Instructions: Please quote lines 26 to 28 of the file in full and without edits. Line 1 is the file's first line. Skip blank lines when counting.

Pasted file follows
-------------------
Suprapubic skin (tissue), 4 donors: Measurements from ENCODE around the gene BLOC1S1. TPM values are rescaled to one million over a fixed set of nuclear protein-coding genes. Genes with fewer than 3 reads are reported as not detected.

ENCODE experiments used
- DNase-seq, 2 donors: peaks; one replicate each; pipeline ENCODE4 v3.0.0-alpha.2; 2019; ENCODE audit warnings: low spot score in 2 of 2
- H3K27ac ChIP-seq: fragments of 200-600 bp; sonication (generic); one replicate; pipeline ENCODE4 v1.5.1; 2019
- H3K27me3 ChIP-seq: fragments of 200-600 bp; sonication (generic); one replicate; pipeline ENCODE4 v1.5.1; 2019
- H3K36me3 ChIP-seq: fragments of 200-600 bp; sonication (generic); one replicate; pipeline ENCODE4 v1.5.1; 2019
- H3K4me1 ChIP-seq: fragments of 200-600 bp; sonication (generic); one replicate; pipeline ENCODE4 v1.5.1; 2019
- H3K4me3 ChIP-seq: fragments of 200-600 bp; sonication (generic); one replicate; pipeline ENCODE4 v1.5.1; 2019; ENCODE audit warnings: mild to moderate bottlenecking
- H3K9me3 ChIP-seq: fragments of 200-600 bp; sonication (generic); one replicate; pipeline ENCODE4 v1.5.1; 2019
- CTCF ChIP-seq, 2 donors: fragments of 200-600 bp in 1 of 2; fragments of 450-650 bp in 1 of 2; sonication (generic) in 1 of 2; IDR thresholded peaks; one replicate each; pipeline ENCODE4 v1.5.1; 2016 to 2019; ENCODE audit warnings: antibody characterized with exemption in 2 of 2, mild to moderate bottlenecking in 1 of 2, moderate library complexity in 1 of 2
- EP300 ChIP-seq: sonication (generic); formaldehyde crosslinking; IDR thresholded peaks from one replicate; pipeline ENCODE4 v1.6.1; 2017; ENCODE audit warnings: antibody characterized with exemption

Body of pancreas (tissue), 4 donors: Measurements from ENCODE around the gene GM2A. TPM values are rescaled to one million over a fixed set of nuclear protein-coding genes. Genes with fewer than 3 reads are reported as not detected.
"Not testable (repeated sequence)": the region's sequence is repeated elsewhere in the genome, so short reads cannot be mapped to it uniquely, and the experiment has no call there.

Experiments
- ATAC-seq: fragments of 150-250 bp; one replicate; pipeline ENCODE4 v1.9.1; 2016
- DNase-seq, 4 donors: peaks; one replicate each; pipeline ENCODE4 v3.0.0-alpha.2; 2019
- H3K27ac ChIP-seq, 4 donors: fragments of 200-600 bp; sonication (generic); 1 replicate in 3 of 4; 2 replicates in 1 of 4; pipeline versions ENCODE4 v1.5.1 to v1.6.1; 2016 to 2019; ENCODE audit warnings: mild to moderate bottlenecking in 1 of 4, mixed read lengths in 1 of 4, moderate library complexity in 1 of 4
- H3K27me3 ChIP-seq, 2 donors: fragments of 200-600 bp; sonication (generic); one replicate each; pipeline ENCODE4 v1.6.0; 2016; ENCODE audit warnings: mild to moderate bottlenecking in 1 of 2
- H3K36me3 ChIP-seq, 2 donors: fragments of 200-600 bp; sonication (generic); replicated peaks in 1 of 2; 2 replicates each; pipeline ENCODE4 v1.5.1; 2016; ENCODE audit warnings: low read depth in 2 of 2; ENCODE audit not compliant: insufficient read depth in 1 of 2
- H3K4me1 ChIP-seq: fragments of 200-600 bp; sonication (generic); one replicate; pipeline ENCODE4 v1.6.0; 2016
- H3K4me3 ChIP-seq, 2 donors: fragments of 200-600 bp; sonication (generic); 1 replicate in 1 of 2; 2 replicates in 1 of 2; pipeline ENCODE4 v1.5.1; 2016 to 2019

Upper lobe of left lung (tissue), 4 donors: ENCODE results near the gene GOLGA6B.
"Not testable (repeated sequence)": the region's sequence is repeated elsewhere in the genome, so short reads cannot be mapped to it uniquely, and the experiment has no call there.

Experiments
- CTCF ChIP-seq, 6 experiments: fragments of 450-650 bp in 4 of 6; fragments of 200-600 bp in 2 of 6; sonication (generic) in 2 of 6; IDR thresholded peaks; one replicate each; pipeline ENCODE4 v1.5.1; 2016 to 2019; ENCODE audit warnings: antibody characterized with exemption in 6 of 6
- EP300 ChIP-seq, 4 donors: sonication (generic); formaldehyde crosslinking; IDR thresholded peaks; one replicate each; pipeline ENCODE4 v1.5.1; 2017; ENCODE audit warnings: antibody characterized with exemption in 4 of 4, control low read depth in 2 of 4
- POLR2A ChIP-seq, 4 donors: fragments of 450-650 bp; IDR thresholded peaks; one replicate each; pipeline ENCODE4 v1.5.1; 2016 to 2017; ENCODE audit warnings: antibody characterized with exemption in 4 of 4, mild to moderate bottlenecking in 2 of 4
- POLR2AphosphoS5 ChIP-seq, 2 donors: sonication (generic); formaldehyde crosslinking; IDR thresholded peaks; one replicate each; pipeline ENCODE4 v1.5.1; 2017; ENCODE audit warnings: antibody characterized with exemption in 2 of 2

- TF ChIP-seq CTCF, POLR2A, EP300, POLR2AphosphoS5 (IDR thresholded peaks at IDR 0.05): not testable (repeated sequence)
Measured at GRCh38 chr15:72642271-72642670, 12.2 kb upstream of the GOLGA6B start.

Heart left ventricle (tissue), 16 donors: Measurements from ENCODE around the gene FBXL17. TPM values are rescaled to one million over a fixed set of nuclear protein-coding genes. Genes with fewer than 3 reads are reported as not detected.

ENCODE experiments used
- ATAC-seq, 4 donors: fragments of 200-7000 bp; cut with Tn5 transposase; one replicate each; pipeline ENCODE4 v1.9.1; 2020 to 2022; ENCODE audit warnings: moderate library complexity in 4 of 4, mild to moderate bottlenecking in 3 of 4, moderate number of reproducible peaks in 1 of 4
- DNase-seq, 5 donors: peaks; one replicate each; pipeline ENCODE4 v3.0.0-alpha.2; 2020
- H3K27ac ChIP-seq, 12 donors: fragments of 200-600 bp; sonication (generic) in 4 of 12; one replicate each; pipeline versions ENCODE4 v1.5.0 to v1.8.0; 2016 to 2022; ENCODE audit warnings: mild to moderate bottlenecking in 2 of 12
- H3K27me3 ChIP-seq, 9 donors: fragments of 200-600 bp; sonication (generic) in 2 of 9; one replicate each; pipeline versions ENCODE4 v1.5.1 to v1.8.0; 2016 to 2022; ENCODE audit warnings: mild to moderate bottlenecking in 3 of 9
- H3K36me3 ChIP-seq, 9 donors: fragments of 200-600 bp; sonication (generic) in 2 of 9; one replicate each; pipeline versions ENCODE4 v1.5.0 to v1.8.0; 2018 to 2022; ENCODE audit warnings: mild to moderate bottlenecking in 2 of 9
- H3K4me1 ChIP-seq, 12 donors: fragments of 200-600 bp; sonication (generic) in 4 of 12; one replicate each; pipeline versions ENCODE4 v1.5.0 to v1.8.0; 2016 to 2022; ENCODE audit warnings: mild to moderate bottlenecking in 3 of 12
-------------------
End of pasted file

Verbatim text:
- EP300 ChIP-seq, 4 donors: sonication (generic); formaldehyde crosslinking; IDR thresholded peaks; one replicate each; pipeline ENCODE4 v1.5.1; 2017; ENCODE audit warnings: antibody characterized with exemption in 4 of 4, control low read depth in 2 of 4
- POLR2A ChIP-seq, 4 donors: fragments of 450-650 bp; IDR thresholded peaks; one replicate each; pipeline ENCODE4 v1.5.1; 2016 to 2017; ENCODE audit warnings: antibody characterized with exemption in 4 of 4, mild to moderate bottlenecking in 2 of 4
- POLR2AphosphoS5 ChIP-seq, 2 donors: sonication (generic); formaldehyde crosslinking; IDR thresholded peaks; one replicate each; pipeline ENCODE4 v1.5.1; 2017; ENCODE audit warnings: antibody characterized with exemption in 2 of 2